Contract for Costs
The contract for costs between a solicitor and their client is usually referred to as the retainer or client care agreement. It defines what the solicitor has agreed to do and what the client has agreed to pay for this.
A valid contract normally requires consideration from both sides along with offer and acceptance. Both offer and acceptance can either be in writing or verbal. Normally a solicitor will put the contract in writing so that everyone knows where they stand. If they do not and there is later a dispute over what the terms were the Court will normally find for the client, but this is not guaranteed.
The retainer is normally the entire contract with the client. This means that the solicitor will only be entitled to be paid in accordance with the contract and will only be obliged to provide the services set out in the contract. If you run a case and obtain a costs Order against the other side their liability is to indemnify the costs due under the contract and cannot exceed this amount (known as the "indemnity" principle)
There are certain requirements set down by the Law Society that must be complied with in a client care agreement. The most important are setting out the qualifications of the person who will have conduct of the file, the hourly rate that will apply, an estimate of the likely overall cost and details of how you raise a complaint.
Solicitors firms will often do everything they can to avoid explaining the qualifications of the "lawyer" conducting the file. This is a reflection of the fact that work is usually "dumbed down" to the lowest qualified (or unqualified) person who can do it. It is a fundamental term of the retainer that you are represented by a solicitor unless you are told otherwise. To get round this solicitors firms give various vague descriptions of the person conducting the file.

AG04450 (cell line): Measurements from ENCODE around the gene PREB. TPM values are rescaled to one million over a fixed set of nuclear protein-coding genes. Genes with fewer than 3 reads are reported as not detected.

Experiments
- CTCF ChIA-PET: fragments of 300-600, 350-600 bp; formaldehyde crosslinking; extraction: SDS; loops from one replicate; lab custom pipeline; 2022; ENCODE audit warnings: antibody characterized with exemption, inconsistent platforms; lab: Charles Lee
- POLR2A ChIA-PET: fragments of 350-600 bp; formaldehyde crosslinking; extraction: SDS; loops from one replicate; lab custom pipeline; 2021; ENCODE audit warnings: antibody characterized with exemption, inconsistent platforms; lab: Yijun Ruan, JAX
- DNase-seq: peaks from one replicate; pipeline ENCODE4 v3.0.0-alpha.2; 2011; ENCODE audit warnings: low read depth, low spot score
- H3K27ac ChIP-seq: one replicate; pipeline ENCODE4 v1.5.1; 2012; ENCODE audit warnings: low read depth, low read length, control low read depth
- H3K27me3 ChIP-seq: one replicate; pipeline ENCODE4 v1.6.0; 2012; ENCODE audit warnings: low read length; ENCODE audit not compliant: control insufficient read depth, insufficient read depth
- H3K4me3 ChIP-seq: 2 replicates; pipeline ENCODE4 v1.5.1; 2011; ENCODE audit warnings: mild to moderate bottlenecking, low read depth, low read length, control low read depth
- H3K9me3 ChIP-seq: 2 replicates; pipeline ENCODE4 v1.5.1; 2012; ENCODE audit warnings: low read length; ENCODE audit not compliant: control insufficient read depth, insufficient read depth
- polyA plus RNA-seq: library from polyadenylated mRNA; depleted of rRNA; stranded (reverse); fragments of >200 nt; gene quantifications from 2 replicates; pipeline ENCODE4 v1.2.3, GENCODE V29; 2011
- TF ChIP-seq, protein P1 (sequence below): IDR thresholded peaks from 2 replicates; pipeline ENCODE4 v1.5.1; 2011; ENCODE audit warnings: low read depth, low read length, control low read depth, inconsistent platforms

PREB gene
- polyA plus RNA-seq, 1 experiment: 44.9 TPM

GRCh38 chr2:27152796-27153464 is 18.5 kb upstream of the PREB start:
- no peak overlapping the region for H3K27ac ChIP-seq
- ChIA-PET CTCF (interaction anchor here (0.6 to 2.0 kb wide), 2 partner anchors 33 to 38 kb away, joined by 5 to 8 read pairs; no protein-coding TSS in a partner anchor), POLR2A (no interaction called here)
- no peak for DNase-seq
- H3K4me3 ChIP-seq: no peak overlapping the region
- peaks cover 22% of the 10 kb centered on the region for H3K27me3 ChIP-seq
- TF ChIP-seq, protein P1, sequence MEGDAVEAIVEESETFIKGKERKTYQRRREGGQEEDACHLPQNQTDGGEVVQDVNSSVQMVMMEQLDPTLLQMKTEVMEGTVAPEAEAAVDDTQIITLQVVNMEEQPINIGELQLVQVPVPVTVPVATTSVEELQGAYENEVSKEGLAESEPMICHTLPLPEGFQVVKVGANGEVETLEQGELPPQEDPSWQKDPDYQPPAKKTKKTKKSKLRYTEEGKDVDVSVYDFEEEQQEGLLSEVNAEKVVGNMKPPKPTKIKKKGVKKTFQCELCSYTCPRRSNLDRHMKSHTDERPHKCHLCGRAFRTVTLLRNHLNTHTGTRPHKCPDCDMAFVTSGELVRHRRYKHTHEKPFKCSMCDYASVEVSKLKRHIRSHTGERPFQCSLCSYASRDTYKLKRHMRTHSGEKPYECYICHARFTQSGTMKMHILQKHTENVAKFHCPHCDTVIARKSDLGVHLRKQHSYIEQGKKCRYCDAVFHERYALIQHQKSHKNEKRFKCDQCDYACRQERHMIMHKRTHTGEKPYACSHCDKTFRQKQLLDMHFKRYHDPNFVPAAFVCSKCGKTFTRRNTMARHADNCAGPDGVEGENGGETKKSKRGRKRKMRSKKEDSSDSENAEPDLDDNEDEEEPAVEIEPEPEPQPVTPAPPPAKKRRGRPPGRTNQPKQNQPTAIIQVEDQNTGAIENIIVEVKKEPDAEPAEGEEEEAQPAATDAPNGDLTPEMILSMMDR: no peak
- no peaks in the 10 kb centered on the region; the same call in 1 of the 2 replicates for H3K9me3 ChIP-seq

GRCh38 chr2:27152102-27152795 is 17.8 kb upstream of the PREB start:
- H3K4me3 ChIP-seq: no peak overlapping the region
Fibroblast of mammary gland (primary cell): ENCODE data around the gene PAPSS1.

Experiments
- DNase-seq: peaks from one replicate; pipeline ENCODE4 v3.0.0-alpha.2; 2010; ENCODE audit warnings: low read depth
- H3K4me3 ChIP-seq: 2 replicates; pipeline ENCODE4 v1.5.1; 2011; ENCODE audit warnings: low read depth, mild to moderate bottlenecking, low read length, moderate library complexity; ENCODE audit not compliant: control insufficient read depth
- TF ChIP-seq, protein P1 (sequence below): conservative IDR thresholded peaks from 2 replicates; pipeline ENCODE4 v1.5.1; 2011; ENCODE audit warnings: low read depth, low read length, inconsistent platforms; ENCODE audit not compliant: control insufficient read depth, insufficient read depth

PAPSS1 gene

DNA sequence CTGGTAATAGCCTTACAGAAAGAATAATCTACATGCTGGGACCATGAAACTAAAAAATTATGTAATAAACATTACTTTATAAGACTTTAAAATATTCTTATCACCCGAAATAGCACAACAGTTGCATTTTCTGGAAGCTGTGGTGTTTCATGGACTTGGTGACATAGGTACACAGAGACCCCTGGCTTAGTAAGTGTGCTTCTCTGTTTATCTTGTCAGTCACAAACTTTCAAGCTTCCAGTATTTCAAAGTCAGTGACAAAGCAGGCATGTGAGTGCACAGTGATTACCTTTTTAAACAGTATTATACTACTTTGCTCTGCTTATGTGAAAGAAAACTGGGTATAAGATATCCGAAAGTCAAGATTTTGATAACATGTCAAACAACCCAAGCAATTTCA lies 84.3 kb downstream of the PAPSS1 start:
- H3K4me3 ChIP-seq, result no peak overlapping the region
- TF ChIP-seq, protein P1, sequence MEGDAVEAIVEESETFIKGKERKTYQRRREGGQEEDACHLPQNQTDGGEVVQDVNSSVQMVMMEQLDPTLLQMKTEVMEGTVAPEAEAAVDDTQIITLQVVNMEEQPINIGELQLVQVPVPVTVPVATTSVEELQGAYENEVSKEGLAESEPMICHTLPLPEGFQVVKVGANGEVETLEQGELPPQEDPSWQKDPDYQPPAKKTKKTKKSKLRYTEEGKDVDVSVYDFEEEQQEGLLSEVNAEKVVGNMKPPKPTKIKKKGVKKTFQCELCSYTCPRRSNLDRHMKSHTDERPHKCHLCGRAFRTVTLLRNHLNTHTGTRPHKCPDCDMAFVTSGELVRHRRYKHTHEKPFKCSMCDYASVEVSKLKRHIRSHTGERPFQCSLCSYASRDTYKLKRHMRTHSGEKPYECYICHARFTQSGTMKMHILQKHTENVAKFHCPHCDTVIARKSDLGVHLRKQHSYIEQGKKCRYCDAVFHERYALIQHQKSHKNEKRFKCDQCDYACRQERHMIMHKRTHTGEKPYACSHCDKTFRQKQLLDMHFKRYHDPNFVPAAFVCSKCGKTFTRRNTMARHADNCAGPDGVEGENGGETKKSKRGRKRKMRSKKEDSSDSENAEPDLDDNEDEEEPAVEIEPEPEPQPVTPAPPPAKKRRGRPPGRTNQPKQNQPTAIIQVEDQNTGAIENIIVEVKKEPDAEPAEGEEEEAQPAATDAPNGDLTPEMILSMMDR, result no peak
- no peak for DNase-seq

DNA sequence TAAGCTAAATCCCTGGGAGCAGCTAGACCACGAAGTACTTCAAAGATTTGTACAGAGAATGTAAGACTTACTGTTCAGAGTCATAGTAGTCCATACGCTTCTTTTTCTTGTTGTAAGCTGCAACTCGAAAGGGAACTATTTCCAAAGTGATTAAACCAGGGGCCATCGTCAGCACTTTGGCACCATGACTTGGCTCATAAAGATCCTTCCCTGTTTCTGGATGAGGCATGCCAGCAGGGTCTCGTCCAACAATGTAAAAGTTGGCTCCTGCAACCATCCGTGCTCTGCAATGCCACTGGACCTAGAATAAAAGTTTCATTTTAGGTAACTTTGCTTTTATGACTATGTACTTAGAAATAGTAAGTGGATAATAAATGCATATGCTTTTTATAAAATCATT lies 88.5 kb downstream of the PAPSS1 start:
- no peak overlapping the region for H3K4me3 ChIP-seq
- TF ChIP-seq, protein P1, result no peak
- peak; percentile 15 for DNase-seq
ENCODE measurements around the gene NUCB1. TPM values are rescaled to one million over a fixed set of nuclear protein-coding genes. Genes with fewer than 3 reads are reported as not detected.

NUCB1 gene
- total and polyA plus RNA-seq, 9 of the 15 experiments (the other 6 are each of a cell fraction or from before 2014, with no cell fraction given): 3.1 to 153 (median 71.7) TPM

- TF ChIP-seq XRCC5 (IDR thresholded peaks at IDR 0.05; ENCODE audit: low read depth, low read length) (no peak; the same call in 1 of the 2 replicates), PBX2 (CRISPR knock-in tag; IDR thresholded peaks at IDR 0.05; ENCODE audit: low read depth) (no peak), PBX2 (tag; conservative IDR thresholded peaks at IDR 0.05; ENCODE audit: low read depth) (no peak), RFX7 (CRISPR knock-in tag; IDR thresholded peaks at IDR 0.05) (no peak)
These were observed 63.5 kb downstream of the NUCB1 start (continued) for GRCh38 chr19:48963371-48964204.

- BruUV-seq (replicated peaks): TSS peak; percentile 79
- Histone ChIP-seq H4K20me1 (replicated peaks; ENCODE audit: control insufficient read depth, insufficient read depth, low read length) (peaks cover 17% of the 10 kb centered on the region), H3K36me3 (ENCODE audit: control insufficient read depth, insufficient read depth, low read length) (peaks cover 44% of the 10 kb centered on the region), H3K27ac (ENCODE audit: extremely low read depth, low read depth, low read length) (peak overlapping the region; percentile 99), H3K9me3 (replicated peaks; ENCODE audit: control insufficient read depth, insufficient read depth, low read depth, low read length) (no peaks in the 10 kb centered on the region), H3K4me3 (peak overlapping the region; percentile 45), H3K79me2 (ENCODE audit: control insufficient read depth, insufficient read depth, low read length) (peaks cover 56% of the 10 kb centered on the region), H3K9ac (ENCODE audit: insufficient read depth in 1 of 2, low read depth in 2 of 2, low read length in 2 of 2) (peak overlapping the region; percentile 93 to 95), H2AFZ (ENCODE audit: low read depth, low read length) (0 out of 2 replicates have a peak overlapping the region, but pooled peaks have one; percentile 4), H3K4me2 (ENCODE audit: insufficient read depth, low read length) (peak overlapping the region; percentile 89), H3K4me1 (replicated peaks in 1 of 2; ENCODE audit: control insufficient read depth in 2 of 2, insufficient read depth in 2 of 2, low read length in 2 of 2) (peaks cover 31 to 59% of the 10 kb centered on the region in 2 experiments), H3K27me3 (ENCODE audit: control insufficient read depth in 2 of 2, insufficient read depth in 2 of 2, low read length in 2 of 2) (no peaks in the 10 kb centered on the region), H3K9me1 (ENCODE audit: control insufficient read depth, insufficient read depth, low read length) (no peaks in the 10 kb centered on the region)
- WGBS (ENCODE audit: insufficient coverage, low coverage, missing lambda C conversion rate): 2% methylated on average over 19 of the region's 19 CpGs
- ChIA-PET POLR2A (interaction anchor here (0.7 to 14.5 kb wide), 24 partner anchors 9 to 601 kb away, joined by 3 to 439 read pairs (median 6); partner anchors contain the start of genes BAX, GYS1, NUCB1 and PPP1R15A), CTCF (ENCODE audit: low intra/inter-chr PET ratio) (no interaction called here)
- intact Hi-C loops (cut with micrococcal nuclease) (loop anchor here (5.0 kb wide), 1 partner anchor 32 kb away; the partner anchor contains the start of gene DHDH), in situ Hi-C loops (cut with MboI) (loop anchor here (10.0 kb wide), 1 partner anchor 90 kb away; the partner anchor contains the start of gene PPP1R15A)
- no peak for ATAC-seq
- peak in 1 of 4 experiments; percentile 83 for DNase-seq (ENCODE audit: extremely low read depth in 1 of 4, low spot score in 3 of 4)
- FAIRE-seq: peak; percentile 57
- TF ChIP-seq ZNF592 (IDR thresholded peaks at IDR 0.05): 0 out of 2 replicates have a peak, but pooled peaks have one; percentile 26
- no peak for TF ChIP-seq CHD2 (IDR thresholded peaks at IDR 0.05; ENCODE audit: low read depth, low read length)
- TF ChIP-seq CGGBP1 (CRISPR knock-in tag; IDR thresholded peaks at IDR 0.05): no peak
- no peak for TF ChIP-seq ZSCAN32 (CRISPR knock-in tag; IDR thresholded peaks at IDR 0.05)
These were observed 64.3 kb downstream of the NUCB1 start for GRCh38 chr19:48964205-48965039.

If the retainer does not call the person dealing with the file a solicitor, a barrister or a Fellow of the Institute of Legal executives then the person is not qualified. The most common misleading descriptions we come across are Litigation Executive and Litigation Manager. Both mean the person has no professional legal qualifications other than in the "University of Life".
The client has an absolute entitlement to choose any solicitor they like, although the solicitor does not have to agree to act. Thereafter, the client also has an absolute entitlement to change solicitors at any time. Conversely, should the solicitor wish to stop acting for the client they can only do so for "good reason" as defined in the contract. If a solicitor wrongfully terminates the contract they will not be entitled to be paid and may also find they are sued for breach of contract and/or negligence.
The role of a solicitor is to advise the client, so that the client can give informed instructions, and to act on those instructions as long as they are both legal and within the rules of professional conduct. The retainer will comprise of express terms (those that are stated) and implied terms (those that are inferred by law or custom) which affect that duty.
The legal charges that a client is liable to pay are supposed to be calculated based upon the retainer. They should bear some resemblance to the estimate the client is given or there should be a good reason why this is not the case. This does not prevent your lawyer from raising a bill for whatever they like and relying upon you to raise any challenges.
If you think you have been misled about who would be conducting your case and should not be paying as a result then please e-mail us to discuss how we can help.
If you need our help, either e-mail us anytime, or call 01404 861868.